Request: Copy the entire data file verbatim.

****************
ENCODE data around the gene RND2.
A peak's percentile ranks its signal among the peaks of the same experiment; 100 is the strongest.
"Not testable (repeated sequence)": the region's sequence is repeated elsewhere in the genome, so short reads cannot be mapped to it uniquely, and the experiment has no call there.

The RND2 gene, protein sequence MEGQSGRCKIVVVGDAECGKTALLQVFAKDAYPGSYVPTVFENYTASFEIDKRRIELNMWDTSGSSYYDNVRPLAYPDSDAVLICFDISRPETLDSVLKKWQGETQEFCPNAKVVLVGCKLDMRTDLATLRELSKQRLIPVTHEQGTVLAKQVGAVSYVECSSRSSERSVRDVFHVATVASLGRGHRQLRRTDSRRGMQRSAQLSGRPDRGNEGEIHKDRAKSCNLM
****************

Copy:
ENCODE data around the gene RND2.
A peak's percentile ranks its signal among the peaks of the same experiment; 100 is the strongest.
"Not testable (repeated sequence)": the region's sequence is repeated elsewhere in the genome, so short reads cannot be mapped to it uniquely, and the experiment has no call there.

The RND2 gene, protein sequence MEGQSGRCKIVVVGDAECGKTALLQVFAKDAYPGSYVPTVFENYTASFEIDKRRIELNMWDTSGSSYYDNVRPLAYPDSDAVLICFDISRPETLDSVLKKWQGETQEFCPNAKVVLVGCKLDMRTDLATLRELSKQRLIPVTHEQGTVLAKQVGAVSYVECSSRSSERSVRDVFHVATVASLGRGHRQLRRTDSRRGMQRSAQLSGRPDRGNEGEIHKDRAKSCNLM